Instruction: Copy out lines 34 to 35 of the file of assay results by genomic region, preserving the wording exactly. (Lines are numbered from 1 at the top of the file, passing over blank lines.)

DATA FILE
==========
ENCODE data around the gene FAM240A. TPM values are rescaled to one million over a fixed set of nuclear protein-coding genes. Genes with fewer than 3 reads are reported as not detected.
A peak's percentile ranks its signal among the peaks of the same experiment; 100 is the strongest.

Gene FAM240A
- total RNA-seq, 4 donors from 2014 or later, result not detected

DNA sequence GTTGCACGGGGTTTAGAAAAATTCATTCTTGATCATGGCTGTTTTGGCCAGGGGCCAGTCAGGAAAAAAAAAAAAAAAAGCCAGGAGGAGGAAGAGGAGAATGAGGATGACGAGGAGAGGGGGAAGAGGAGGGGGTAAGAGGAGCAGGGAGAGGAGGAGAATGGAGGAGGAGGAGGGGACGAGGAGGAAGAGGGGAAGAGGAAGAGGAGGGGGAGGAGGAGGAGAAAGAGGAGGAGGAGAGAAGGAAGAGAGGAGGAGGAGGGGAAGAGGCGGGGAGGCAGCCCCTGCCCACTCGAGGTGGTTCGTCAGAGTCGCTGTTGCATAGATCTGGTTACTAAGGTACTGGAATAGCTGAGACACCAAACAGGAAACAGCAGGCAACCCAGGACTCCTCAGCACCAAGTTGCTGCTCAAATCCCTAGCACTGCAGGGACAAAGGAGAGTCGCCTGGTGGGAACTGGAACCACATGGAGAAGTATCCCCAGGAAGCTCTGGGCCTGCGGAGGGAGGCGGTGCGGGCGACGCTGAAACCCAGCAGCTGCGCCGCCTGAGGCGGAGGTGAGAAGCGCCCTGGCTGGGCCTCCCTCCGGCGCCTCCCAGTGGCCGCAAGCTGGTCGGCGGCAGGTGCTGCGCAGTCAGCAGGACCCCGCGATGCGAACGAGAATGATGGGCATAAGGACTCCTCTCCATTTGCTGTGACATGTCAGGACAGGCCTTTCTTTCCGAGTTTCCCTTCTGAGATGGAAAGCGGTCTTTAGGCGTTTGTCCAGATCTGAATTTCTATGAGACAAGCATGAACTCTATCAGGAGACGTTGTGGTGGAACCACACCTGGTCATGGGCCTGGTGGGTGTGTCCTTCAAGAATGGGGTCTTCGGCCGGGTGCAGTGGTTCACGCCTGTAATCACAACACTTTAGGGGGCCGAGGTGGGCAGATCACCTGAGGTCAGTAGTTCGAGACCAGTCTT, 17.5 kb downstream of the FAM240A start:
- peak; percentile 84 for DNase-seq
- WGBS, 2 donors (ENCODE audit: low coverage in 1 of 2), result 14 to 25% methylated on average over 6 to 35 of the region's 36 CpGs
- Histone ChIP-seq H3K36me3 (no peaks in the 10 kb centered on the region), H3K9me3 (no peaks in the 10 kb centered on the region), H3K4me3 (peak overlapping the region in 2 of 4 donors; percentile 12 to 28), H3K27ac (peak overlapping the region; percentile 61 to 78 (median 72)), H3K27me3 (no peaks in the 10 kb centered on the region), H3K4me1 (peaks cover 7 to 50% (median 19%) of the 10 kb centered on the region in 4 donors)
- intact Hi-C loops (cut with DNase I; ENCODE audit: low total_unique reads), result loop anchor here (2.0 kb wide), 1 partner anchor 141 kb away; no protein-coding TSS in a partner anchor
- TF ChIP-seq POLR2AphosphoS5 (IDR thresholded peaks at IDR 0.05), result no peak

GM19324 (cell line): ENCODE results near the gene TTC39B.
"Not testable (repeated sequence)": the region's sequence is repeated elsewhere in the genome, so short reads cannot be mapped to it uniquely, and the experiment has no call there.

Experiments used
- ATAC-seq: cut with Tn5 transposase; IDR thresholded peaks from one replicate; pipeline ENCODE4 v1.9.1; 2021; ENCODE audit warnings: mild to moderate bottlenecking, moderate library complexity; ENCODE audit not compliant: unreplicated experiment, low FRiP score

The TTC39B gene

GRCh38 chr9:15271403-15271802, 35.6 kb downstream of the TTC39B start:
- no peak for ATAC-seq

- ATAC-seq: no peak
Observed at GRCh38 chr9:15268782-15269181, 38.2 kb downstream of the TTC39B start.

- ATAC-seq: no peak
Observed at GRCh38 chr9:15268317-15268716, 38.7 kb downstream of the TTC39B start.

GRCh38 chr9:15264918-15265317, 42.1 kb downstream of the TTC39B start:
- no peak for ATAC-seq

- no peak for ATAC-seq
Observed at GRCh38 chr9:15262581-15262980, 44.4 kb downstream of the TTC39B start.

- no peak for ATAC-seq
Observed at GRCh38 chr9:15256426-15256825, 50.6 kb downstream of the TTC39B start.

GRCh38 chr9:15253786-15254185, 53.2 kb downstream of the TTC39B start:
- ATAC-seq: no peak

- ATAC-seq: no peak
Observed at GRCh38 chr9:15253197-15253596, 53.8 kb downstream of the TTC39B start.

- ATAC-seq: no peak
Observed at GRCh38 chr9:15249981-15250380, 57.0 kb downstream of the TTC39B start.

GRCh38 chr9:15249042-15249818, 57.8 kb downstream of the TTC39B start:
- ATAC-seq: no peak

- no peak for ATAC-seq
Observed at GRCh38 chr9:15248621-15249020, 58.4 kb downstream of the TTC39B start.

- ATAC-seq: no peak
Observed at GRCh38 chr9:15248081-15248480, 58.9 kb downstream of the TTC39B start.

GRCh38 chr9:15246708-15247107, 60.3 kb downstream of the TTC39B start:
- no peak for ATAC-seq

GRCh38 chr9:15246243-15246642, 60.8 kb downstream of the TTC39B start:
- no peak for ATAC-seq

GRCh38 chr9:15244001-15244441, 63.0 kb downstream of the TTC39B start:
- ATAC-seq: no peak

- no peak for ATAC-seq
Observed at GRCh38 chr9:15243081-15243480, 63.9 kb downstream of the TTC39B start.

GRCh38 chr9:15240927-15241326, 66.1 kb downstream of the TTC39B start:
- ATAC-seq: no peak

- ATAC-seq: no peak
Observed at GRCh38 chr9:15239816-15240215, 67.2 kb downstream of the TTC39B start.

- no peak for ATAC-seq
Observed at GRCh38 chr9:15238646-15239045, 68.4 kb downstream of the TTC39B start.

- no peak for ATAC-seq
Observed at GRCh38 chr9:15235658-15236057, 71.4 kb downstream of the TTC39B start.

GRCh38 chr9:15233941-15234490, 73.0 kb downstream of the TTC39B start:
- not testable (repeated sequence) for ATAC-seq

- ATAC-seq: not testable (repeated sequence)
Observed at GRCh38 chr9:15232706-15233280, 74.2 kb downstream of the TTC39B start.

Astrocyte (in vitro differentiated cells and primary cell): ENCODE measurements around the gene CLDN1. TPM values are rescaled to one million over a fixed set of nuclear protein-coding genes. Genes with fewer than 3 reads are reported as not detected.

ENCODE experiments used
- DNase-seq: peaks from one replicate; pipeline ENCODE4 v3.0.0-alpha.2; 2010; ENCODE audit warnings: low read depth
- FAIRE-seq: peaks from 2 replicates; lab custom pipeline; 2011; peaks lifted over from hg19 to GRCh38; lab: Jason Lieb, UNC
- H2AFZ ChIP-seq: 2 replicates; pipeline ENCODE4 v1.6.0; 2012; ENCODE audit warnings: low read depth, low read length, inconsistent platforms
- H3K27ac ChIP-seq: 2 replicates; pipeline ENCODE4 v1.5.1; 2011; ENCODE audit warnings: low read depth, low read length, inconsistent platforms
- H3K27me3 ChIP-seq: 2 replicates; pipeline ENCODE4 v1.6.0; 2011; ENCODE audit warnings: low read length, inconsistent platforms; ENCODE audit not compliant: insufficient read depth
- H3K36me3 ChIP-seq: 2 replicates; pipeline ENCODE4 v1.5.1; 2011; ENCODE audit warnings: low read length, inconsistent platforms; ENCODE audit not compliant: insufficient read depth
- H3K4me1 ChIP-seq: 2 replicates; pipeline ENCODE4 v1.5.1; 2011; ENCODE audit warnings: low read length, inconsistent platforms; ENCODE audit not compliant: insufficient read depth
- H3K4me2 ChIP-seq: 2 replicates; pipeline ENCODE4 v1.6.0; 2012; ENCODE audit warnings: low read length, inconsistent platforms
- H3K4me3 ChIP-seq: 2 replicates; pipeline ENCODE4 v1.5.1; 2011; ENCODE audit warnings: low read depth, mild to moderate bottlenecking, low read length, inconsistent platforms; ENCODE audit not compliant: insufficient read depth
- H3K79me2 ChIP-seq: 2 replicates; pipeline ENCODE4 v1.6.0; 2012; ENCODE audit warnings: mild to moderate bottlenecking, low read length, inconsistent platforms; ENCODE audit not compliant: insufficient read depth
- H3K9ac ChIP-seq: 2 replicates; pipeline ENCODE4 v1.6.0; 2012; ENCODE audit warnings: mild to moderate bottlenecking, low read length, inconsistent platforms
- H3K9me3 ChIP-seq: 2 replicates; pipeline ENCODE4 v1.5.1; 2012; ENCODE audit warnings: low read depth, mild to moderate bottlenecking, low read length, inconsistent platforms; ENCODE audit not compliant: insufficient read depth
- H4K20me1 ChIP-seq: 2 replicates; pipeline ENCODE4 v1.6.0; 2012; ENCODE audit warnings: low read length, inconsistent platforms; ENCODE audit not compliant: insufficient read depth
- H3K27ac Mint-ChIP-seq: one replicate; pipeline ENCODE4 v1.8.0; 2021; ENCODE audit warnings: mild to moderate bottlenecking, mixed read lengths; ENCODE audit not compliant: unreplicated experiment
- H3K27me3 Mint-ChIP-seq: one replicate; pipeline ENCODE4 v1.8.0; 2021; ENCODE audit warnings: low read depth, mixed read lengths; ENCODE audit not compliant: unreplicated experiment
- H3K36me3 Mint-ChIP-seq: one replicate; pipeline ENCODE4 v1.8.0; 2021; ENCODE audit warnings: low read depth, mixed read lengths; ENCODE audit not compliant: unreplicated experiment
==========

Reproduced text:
GRCh38 chr9:15249042-15249818, 57.8 kb downstream of the TTC39B start:
- ATAC-seq: no peak